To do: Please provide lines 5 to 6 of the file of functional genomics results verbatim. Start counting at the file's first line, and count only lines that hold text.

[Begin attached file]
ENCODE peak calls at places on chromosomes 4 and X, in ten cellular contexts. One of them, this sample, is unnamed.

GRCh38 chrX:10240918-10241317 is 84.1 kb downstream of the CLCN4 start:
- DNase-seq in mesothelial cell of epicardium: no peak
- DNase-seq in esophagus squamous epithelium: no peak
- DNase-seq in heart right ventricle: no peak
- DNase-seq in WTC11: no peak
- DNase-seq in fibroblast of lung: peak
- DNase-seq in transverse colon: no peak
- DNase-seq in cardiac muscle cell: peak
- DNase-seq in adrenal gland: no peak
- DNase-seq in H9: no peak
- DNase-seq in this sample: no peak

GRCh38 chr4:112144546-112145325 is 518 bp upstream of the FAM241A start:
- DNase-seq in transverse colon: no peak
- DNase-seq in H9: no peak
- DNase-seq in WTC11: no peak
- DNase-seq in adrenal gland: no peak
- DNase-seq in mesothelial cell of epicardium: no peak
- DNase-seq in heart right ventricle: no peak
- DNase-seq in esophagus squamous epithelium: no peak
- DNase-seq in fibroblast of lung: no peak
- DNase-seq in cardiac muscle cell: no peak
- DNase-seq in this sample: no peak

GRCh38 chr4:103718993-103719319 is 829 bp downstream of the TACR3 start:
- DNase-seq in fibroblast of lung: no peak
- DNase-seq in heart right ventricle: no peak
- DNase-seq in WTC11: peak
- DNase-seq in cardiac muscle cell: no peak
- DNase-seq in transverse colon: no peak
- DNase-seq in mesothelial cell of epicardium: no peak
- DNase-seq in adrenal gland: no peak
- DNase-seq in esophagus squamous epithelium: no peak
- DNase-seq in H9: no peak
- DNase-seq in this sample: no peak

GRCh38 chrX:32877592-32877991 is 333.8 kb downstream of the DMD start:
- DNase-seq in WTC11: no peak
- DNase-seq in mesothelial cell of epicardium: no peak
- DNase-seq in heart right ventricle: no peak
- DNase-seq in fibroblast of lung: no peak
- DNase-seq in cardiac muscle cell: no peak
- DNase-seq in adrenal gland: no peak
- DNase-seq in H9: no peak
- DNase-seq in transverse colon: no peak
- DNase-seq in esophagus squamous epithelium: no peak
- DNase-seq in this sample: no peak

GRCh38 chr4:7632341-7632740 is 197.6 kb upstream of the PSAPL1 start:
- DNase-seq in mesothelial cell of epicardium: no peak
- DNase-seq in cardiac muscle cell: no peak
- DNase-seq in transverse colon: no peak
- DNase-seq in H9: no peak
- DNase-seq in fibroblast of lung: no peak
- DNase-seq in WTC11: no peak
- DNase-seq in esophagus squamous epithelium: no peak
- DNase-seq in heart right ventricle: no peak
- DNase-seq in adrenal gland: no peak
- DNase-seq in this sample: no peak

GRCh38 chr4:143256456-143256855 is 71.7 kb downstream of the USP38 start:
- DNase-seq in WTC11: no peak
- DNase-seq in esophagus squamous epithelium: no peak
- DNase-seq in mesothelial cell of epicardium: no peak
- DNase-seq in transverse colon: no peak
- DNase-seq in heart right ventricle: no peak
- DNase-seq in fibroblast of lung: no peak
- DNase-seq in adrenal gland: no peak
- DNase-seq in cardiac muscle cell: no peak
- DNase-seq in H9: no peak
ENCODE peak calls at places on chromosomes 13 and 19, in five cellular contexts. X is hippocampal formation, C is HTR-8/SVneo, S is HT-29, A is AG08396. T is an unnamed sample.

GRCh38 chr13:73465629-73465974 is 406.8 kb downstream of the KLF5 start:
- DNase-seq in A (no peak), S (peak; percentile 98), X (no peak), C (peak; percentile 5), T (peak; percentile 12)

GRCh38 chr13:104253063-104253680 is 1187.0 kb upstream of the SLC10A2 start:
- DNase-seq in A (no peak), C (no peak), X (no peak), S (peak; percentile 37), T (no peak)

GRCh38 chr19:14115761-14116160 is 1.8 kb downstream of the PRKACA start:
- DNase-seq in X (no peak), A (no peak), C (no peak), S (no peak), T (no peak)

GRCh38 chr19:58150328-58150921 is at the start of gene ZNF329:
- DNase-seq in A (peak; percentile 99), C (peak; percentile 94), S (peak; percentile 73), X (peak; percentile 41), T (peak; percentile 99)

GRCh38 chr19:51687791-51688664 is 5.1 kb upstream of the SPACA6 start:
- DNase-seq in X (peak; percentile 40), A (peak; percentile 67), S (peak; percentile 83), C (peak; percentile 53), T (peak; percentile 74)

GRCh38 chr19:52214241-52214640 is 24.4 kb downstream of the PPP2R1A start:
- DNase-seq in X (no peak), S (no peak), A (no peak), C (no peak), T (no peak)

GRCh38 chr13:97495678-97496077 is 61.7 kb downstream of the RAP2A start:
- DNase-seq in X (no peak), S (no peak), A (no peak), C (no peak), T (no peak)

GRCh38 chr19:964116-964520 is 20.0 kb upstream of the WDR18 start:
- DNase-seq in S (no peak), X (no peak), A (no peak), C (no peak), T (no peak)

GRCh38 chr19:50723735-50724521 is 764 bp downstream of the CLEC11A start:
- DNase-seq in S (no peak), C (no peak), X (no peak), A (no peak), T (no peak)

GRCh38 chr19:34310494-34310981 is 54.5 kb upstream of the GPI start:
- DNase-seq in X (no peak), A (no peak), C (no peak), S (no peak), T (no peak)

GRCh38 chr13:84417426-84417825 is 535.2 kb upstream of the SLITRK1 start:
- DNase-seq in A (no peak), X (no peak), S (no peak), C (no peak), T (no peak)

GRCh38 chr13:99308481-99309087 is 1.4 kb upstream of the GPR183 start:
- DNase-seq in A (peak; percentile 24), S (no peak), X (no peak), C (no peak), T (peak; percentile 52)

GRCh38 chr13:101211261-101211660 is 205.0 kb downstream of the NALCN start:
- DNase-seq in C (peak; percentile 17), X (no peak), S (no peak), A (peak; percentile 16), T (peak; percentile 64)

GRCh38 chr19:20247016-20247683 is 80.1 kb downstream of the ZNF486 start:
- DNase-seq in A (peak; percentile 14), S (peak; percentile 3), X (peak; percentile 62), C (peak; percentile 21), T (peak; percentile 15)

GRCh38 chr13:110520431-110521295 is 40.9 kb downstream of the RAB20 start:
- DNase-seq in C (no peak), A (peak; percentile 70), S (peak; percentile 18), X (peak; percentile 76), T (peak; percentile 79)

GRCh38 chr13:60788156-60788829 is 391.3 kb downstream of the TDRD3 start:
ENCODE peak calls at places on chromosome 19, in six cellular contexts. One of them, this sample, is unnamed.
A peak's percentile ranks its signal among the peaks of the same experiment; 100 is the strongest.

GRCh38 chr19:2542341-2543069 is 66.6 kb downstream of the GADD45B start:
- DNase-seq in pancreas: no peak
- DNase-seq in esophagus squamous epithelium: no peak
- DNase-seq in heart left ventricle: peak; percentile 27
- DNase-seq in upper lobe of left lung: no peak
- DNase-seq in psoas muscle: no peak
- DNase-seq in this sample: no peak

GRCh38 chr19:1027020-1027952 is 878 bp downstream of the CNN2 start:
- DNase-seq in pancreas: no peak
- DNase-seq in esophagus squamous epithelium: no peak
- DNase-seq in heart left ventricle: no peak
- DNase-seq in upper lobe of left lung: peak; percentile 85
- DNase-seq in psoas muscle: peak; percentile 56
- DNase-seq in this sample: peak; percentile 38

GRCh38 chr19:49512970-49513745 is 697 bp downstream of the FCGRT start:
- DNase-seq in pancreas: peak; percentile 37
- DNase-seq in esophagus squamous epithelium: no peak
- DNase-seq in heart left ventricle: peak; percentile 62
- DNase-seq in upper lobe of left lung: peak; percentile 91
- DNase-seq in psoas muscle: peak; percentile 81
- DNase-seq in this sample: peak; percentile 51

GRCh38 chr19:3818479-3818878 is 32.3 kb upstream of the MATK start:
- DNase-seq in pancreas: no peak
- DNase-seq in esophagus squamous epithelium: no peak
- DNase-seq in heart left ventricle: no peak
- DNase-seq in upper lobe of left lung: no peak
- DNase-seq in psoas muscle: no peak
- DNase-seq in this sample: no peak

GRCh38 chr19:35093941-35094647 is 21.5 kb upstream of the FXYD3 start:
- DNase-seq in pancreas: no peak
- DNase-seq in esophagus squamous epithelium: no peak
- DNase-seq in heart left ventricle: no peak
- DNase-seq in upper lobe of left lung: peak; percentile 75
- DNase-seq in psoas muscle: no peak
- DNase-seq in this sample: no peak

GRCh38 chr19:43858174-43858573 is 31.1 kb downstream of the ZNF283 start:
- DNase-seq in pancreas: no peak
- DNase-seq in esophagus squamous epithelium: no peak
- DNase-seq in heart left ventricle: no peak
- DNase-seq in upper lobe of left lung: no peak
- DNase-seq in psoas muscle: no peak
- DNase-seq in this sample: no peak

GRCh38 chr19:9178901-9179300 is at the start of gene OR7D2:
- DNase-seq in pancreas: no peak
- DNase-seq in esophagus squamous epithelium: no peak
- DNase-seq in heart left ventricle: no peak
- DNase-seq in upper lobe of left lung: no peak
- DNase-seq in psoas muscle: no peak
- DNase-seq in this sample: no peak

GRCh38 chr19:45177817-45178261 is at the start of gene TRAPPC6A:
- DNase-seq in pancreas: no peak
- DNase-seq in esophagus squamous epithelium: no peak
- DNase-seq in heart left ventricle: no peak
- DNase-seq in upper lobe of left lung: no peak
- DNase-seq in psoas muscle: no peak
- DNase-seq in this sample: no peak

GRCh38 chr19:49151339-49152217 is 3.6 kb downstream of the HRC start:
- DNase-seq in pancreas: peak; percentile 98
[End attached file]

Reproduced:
- DNase-seq in heart right ventricle: no peak
- DNase-seq in WTC11: no peak